And then there's the 'Self Check-out Lines.'
These are an entirely different spawn of evil. A part from being a cruel joke, they're completely hazardous to your health. I mean, there are still about 18% of Americans who think the sun revolves around the earth. Should we really be trusting the average consumer with scanning and paying for their own items with limited supervision? Could you imagine a Sears Self Check-out? Or a Kay Jewelers Self Check-out? No. Because most companies know that the average consumer needs help finding well-marked items and, in most cases, cannot be trusted with those well-marked items.
I would like to share with you one of my own recent experiences, just to illustrate why customer service is necessary; at Oscar's we have 2 for 1 drafts all the time (shameless plug), in this particular instance, I'd just finished explaining which drafts those included. Here is the actual two-minute conversation that followed:
Emma: "Can I get you something to drink?"
Average American Consumer: "Yeah, I'd like Bud draft."
Emma: "I have Bud Light on Draft. Would you like that?"
Average American Consumer: "No. I want your 2 for 1 Bud draft."
Emma: "I only have Bud Light on Draft.."
Average American Consumer: "I want a Bud."
Emma: "So would you like a bottle? I have Bud in a bottle."
Average American Consumer: "No. I want Bud on draft."
Emma: "I only have Bud Light on draft."
Average American Consumer: "I want the Bud. On draft."
Emma: "I don't have Bud on draft. I only have Bud Light."
Average American Consumer: "Oh. I'll have that then."
That aside, I'll give you my Walmart self check-out experience (in which I was a fellow customer):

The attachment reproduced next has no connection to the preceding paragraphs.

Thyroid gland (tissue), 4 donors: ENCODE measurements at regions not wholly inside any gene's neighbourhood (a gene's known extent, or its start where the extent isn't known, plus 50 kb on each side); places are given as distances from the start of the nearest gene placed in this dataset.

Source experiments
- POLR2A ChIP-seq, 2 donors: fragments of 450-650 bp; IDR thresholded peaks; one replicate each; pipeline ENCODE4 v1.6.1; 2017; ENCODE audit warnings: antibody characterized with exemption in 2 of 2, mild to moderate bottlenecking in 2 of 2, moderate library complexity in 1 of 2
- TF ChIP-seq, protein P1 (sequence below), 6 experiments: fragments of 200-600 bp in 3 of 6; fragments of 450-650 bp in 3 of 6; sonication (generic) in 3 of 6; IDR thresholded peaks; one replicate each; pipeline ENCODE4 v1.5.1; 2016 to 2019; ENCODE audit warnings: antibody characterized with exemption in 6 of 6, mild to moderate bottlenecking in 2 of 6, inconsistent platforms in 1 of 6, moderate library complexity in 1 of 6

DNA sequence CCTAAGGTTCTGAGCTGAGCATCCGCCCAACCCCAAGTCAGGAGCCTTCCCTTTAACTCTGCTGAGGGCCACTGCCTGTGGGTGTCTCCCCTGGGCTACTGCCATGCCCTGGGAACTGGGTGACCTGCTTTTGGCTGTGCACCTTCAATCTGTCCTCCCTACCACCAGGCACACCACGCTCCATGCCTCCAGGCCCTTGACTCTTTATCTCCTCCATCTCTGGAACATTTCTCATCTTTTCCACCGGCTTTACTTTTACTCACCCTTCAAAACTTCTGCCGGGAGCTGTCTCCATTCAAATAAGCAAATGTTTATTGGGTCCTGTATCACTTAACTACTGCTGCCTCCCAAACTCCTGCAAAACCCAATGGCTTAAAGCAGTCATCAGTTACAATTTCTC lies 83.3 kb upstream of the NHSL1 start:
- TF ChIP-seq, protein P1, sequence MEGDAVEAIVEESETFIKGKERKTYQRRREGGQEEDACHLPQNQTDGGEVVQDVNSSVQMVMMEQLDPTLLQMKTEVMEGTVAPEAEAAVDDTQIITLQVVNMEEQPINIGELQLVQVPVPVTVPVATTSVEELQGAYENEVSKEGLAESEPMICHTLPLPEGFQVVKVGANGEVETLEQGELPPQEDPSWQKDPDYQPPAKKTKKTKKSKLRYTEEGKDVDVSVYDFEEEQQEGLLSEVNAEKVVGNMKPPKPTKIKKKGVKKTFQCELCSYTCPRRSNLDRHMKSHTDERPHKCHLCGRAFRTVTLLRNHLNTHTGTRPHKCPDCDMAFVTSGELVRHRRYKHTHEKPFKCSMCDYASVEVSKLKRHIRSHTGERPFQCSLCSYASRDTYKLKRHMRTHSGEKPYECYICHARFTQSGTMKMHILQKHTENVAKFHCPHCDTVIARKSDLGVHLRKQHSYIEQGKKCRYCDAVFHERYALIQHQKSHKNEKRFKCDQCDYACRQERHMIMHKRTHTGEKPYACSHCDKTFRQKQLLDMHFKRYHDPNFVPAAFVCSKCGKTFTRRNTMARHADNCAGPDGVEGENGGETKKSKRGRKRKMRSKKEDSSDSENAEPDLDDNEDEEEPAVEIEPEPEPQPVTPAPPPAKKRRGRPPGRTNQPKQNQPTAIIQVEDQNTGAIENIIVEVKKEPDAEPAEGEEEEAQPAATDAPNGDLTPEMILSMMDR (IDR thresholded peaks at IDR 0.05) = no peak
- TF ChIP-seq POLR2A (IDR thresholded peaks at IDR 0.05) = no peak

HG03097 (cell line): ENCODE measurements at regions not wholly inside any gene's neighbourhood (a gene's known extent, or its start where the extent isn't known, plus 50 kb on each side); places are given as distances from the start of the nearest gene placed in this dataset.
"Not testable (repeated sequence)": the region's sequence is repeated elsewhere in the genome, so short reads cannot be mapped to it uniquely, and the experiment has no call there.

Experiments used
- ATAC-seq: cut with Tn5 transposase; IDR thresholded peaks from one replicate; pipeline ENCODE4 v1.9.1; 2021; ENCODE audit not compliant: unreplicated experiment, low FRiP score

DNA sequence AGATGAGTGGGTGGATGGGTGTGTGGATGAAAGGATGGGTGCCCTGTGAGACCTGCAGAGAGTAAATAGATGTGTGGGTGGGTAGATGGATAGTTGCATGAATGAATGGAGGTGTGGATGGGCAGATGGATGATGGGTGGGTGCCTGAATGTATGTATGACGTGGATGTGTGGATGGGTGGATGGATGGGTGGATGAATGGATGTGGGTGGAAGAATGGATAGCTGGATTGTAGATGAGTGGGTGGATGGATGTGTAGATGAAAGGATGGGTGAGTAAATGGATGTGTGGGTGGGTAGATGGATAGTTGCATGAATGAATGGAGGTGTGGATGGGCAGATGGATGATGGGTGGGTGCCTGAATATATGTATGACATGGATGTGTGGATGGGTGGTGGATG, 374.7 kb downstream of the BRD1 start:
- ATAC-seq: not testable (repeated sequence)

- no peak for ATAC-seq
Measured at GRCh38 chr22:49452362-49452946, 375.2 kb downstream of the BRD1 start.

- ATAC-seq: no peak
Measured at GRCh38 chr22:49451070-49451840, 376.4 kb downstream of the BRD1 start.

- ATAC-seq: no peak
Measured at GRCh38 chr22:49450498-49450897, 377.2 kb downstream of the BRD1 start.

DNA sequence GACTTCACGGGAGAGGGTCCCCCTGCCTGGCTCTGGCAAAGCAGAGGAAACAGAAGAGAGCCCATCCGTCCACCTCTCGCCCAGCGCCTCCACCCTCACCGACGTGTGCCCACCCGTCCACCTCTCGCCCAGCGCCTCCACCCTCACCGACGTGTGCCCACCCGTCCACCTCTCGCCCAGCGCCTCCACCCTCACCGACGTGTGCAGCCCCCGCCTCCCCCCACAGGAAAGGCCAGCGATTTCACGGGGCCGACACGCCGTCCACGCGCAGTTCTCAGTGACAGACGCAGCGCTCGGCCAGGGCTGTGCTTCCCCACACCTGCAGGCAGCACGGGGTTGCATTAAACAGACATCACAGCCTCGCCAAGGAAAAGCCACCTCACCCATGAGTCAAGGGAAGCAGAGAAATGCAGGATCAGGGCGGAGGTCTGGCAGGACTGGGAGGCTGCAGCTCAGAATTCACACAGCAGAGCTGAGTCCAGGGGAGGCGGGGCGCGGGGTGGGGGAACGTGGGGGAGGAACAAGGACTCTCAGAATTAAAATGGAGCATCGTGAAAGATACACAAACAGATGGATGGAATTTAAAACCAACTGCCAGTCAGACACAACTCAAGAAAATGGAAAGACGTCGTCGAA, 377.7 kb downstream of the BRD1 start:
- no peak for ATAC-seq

Matt and I were in a rather lengthy line, surrounded by other lengthy lines, waiting for our turn on the computer. Ahead of us was a lady buying two discount cds. After scanning the items, but having no luck with a gift card, she called over our 'adult supervision.' With an experienced 'I-deal-with-this-all-the-time' flick of the wrist, the gift card was scanned and the customer was told she a total of $2.14 left. A part from being a complete and utter reflection of the state of our economy, the woman turns to the teller and says: "Can I write you a check?" ... which completely threw me off guard - being in self check-out - but seemed to suprise the teller naught. The teller calmly told the lady that, after the gift card, the total was too low to write a check.
This line of conversation is repeated a few times and, just as the people behind us started to wonder about the hold up, she began to sigh heavily, turning to roll her eyes so that the rest of us could see she was at a total loss. Seconds go by and she's continuing to roll those crazy little eyes ... as if they are a pair of magic eyes that will take the hint, roll right out of her head, and do a magic trick that will make Walmart and the silly idea of a monetary system disappear. I don't know what she was planning to do before she realized that Walmart and the monetary system were staying put. I don't know how long we would have stood there waiting for her to decide. Suddenly Matt handed me $2.10 and whispered, "Just give this to her." After showing the right amount of embarassment, and seeing the lengthy line behind her, she accepted the gift.
She even waited outside for us to say thank you again, to which I replied, "Consider it a birthday gift, whether it's late or early, Happy Birthday!"
Besides highlighting the art of compassion, it showed me just how far down the rabbit hole we seemed to have slipped. Maybe it stems from that wonderful saying (we all hate): the customer is always right ... even if she wants to write a check for $2.14 ... or doesn't understand that no matter how bad she wants it, you won't have certain beer on tap ... or when they insist on using the crowded self check-out without knowing what a touch-screen or scanner is.
Needless to say: you should be warned that your next Walmart visit might be prompted by an IQ test before you're even allowed to enter. We'll see how small the lines are then, even if it's just me who stops you before you venture in ...